The Caveman Diet, also known as the Paleo Diet, is one of those concepts most people have all heard of and, generally speaking, they sort of know what it consists of.
Notoriously associated to High Intensity Training – the popular fitness trend – and followed by numerous people, from famous A-list celebrities, such as Megan Fox, Miley Cyrus, and Matthew McConaughey, to your next door neighbour, these days the Caveman Diet, or Paleo Diet, seems to be everywhere around us, with many people having given it a try.
People who advocate this diet tout it as the best thing since sliced bread (those who defend specific diets tend to do so, don’t they?) and, at the end of the day, it seems to be pretty easy to follow. After all, cavemen did!
But is this a valid nutrition program, or just another fad? Is it safe for anyone, or just recommended for some? Is it one of those diets that spread out like wildfire among celebrities, only to disappear just as quickly some time later?
Let’s zoom in on this phenomenon and determine what is fact and what is fiction.
By definition, the Caveman Diet, or Paleo Diet, is a nutrition program that takes us back to the food habits our ancestors had roughly 15.000 years ago, in the Palaeolithic Age. As we understand it today, these cavemen used to eat mainly vegetables, fresh fruit, meat, and fish.
Essentially, they kept it simple. So, what kind of evidence do people have to say whether this is or not a good nutrition program? Well, to be fair, we can’t really say a specific diet is good or bad.
The trick is to know which diet works better for each person. It is a question of suitability, since some diets will be suitable for some people, but may not be recommendable to others.
When it comes to nutrition, there are no one-size-fits-all formulas, because we all have different needs.
The Caveman Diet, or Paleo Diet, is flexible enough to let each person vary the specific foods he or she consumes, but, at the same time, is based on a few guiding principles that characterize it.
These principles are:
- High protein consumption – Nowadays, protein represents roughly 15% of the total macronutrients in our diet. In the Palaeolithic Age, protein consumption represented up to 35% of the nutrients in their diet, with meat and fish being their primary source of protein.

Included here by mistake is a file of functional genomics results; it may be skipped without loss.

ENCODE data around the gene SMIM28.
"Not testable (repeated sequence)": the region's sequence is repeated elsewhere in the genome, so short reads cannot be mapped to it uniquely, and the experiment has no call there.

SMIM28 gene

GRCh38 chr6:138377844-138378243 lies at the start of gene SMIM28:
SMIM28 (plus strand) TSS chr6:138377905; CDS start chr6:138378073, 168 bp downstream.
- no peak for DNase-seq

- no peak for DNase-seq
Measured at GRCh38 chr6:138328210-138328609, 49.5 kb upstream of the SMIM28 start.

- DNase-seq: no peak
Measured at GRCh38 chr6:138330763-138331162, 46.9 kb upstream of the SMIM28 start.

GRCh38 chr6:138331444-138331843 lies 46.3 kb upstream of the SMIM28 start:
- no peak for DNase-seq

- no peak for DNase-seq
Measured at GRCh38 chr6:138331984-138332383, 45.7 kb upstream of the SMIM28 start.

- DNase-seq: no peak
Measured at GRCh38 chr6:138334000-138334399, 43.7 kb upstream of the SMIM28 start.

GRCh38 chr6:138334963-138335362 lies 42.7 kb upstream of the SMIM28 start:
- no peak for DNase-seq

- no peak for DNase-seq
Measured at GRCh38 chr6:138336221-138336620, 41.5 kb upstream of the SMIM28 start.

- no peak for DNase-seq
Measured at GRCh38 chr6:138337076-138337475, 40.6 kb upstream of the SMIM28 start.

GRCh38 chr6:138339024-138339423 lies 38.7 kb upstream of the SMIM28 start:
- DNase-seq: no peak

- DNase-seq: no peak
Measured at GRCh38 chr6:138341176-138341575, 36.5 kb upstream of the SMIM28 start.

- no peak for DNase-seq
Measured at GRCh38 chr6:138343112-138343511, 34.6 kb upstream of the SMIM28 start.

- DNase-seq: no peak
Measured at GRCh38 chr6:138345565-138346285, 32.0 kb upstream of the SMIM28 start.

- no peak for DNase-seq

- Low carbohydrates consumption, and only carbohydrates of low glycemic index – Vegetables and fresh fruit are the major carbohydrates sources in this diet, amounting to something between 35 to 40% of the nutrients it is composed of. Practically all of them have low glycemic index.
- High fibre consumption – Fibre is a fundamental element to keep our body healthy. Unbeknownst to many, fibre can be found in many foods other than cereals, vegetables have more fibre than whole cereals, and way more fibre that refined cereals.
- Moderate to high fat consumption – In the Caveman Diet, or Paleo Diet, fat consumption comes, essentially, from monounsaturated fats and polyunsaturated fats, and always balancing out Omega-3 and Omega-6 fatty acids consumption. High fat consumption by itself will not increase your cholesterol or your chances of suffering from heart disease, cancer, or type 2 diabetes. What leads to these conditions is the specific type of fat we consume, and not fat per se. To prevent inflammation and other related problems, make sure to cut polyunsaturated and trans fats from your diet.
Dos and Don’ts, the foods you may and must not eat
- Meat, especially grass-fed beef
- Fish and shellfish
- Fresh fruit and vegetables
- Nuts and seeds
- Vegetable fats (olive oil, avocado, coconut, macadamia nuts)
- Processed foods
- Legumes (peanut is a legume)
- Refined sugar
- Milk and dairy
- Refined oils
Example of one day on a Paleo diet
- Breakfast: Eggs with Avocado and Salsa
- Snacks: Green Smoothie
- Lunch: Crusted Chicken
- Dinner: Zucchini and Ground Beef
- Desserts: Chocolate Coconut Cookies
Recently, the famous Paleo diet has been put under the spotlight, mostly due to the fact that it is now intrinsically associated with High Intensity Training.
This sport is gaining thousands of fans and athletes by the day, and many of them are increasingly aware of eating strategies and food habits that may enhance their performance.
In fact, the time when we used to think we could eat just about anything, as long as we were training, is long gone. The fact that the High Intensity Training methodology pyramid has nutrition as its base is proof of that.
If you think about it, it really couldn’t be any other way, because, after all, we are what we eat.
If you are serious about practising any type of elite sport, especially something as demanding as High Intensity Training, your nutrition should meet your specific needs.
But to High Intensity Training athletes actually follow the Paleo Diet? Yes and no.
For the 99% that do High Intensity Training as a way to improve their life and their overall health, that enjoy the community and the lifestyle that comes with it, the answer is yes.
For the remaining super athletes that relentlessly train to make it to the Games final, with the 1st place cup in their mind, the answer would be no. These supermen would not be able to meticulously follow this nutrition plan, not because they lack the discipline, but because they simply would not be getting enough carbohydrates to compensate for the caloric expenditure they go through daily.
High Intensity Training competitors will stay away from sugars and process foods, yes, but they do need a little something extra to fuel their exhausting performance. For them, the most common options are rice, potatoes, oats, and dairy, depending on the type of athlete in question and the stage of the competition they find themselves in.